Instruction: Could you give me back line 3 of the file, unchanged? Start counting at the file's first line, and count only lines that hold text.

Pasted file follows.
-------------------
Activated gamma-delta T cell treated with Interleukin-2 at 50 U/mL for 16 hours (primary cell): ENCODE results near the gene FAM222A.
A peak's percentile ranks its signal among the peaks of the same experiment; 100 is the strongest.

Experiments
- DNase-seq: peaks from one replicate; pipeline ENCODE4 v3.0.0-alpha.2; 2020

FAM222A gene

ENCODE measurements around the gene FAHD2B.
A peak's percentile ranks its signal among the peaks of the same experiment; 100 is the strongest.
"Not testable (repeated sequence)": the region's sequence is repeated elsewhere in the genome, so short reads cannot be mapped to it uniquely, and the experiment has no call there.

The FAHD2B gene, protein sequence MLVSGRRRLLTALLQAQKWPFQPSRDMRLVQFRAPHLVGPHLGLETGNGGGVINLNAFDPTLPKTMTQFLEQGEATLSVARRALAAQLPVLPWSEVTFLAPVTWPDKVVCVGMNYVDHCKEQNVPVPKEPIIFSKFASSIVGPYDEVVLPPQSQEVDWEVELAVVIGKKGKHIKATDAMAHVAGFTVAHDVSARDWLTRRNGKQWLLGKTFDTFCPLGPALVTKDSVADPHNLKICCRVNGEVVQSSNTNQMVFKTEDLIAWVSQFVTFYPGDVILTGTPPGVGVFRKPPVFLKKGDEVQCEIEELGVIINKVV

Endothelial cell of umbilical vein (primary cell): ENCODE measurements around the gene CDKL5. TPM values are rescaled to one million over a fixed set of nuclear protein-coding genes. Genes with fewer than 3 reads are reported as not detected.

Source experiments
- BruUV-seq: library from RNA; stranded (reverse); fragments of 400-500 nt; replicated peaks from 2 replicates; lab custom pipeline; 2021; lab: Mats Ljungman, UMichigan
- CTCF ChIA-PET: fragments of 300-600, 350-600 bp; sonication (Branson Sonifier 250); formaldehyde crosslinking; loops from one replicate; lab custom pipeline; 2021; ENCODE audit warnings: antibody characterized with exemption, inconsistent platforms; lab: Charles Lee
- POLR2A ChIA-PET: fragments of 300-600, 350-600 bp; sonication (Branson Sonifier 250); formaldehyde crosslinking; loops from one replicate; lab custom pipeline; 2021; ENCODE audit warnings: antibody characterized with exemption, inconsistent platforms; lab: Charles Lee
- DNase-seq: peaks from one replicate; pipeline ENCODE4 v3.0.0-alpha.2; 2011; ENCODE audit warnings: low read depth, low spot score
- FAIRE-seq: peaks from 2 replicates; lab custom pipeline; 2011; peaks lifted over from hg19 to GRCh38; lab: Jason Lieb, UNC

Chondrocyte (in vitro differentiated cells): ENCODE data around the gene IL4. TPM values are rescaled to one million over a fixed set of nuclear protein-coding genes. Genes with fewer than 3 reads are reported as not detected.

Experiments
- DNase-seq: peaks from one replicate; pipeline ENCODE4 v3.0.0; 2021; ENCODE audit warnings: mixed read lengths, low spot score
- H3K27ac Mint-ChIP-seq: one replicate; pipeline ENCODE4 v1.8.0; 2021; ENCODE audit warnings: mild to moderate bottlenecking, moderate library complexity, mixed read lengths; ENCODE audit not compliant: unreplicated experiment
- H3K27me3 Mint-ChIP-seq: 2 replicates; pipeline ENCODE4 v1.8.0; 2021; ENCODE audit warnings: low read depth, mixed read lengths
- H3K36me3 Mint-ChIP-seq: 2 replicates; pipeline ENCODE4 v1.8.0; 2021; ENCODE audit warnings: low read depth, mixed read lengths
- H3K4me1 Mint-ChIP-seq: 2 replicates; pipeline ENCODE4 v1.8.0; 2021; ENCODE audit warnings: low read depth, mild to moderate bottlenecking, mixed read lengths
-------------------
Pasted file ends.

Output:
Experiments